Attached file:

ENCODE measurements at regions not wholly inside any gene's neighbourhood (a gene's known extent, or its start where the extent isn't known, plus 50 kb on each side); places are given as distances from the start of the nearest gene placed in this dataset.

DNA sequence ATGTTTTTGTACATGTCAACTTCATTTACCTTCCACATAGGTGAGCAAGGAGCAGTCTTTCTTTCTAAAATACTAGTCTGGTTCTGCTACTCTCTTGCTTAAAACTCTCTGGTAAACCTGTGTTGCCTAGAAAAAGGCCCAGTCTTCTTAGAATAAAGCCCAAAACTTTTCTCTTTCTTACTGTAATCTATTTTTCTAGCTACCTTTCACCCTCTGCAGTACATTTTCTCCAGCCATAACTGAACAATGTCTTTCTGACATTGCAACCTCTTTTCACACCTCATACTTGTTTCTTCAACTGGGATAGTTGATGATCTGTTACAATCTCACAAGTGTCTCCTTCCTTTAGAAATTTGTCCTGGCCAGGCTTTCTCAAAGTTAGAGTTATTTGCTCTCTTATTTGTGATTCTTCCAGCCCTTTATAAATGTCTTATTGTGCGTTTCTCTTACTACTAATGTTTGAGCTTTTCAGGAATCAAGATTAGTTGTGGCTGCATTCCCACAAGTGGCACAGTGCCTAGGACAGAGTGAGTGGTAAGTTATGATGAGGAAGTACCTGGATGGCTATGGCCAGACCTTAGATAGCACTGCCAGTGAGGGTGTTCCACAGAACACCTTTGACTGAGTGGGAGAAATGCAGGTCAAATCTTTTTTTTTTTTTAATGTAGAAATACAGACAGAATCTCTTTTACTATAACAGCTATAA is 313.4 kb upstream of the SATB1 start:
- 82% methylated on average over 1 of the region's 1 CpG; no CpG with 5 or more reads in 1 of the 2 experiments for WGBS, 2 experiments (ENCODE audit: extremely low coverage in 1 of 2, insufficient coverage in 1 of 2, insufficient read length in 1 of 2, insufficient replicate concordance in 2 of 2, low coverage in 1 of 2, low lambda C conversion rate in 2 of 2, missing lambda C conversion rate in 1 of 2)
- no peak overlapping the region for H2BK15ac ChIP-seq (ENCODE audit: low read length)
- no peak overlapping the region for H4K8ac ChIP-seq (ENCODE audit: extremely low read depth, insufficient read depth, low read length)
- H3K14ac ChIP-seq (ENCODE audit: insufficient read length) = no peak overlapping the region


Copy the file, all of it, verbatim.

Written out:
ENCODE measurements at regions not wholly inside any gene's neighbourhood (a gene's known extent, or its start where the extent isn't known, plus 50 kb on each side); places are given as distances from the start of the nearest gene placed in this dataset.

DNA sequence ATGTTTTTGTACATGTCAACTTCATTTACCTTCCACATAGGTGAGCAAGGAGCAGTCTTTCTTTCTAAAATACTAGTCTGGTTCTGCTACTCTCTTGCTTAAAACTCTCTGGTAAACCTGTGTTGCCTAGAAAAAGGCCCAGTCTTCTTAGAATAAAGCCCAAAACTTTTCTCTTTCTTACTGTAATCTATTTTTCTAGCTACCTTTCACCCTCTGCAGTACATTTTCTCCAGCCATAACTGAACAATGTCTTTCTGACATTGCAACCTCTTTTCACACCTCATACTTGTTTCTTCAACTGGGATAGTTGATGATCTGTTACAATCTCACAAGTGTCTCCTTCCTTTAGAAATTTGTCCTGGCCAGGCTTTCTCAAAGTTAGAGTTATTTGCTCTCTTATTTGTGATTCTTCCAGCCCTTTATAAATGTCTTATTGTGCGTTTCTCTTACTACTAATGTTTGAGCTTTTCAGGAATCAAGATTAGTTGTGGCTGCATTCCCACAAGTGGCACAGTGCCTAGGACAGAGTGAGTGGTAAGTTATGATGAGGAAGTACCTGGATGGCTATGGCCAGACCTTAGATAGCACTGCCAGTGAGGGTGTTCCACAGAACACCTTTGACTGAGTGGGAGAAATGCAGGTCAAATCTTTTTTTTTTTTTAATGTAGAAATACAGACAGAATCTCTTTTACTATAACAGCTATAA is 313.4 kb upstream of the SATB1 start:
- 82% methylated on average over 1 of the region's 1 CpG; no CpG with 5 or more reads in 1 of the 2 experiments for WGBS, 2 experiments (ENCODE audit: extremely low coverage in 1 of 2, insufficient coverage in 1 of 2, insufficient read length in 1 of 2, insufficient replicate concordance in 2 of 2, low coverage in 1 of 2, low lambda C conversion rate in 2 of 2, missing lambda C conversion rate in 1 of 2)
- no peak overlapping the region for H2BK15ac ChIP-seq (ENCODE audit: low read length)
- no peak overlapping the region for H4K8ac ChIP-seq (ENCODE audit: extremely low read depth, insufficient read depth, low read length)
- H3K14ac ChIP-seq (ENCODE audit: insufficient read length) = no peak overlapping the region